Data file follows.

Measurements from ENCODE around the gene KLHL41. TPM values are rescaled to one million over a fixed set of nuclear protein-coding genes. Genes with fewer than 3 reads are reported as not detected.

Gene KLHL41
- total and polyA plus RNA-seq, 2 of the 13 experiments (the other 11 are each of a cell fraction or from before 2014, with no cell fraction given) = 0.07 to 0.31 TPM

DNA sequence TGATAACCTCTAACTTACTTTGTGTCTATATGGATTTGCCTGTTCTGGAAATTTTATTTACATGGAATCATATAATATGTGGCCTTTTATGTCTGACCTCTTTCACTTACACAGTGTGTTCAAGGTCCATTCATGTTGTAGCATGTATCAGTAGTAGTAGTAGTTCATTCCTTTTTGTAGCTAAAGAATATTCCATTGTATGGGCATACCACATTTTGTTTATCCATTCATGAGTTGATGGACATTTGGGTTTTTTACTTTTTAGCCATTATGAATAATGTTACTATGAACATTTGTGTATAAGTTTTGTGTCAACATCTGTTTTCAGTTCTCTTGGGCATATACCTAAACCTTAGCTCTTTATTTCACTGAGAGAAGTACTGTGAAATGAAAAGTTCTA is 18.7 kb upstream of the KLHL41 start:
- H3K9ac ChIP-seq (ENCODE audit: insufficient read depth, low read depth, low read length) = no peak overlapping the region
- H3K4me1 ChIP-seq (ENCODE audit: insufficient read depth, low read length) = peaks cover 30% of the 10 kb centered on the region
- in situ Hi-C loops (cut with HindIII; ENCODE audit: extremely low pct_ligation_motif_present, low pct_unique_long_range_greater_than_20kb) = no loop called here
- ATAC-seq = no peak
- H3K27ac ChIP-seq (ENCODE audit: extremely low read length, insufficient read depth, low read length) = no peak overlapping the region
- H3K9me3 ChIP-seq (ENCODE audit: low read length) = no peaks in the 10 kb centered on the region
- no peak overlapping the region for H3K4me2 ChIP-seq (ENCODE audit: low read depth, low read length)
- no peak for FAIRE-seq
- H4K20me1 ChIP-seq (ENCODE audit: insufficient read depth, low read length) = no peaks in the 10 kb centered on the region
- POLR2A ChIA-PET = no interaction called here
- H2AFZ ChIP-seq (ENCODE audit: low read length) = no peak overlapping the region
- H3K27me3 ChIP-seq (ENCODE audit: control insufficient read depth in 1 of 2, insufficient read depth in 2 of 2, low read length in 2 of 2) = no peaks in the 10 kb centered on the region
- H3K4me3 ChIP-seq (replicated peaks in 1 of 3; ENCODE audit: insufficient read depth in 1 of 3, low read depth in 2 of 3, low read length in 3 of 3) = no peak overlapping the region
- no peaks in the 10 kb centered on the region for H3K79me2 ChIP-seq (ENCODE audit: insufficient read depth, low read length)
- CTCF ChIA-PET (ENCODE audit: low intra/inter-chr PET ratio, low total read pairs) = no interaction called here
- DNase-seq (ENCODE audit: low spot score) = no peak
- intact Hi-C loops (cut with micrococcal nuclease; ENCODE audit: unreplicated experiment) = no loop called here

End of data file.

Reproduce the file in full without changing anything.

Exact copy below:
Measurements from ENCODE around the gene KLHL41. TPM values are rescaled to one million over a fixed set of nuclear protein-coding genes. Genes with fewer than 3 reads are reported as not detected.

Gene KLHL41
- total and polyA plus RNA-seq, 2 of the 13 experiments (the other 11 are each of a cell fraction or from before 2014, with no cell fraction given) = 0.07 to 0.31 TPM

DNA sequence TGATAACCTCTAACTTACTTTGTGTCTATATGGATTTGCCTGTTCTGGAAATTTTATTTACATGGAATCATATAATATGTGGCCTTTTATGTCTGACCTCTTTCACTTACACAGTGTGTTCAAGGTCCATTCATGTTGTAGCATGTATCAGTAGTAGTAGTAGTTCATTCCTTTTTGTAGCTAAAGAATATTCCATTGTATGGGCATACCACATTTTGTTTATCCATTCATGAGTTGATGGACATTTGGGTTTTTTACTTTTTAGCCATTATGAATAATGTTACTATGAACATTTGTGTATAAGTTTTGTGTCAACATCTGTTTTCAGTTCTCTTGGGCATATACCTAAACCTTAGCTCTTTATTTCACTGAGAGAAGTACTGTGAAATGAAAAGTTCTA is 18.7 kb upstream of the KLHL41 start:
- H3K9ac ChIP-seq (ENCODE audit: insufficient read depth, low read depth, low read length) = no peak overlapping the region
- H3K4me1 ChIP-seq (ENCODE audit: insufficient read depth, low read length) = peaks cover 30% of the 10 kb centered on the region
- in situ Hi-C loops (cut with HindIII; ENCODE audit: extremely low pct_ligation_motif_present, low pct_unique_long_range_greater_than_20kb) = no loop called here
- ATAC-seq = no peak
- H3K27ac ChIP-seq (ENCODE audit: extremely low read length, insufficient read depth, low read length) = no peak overlapping the region
- H3K9me3 ChIP-seq (ENCODE audit: low read length) = no peaks in the 10 kb centered on the region
- no peak overlapping the region for H3K4me2 ChIP-seq (ENCODE audit: low read depth, low read length)
- no peak for FAIRE-seq
- H4K20me1 ChIP-seq (ENCODE audit: insufficient read depth, low read length) = no peaks in the 10 kb centered on the region
- POLR2A ChIA-PET = no interaction called here
- H2AFZ ChIP-seq (ENCODE audit: low read length) = no peak overlapping the region
- H3K27me3 ChIP-seq (ENCODE audit: control insufficient read depth in 1 of 2, insufficient read depth in 2 of 2, low read length in 2 of 2) = no peaks in the 10 kb centered on the region
- H3K4me3 ChIP-seq (replicated peaks in 1 of 3; ENCODE audit: insufficient read depth in 1 of 3, low read depth in 2 of 3, low read length in 3 of 3) = no peak overlapping the region
- no peaks in the 10 kb centered on the region for H3K79me2 ChIP-seq (ENCODE audit: insufficient read depth, low read length)
- CTCF ChIA-PET (ENCODE audit: low intra/inter-chr PET ratio, low total read pairs) = no interaction called here
- DNase-seq (ENCODE audit: low spot score) = no peak
- intact Hi-C loops (cut with micrococcal nuclease; ENCODE audit: unreplicated experiment) = no loop called here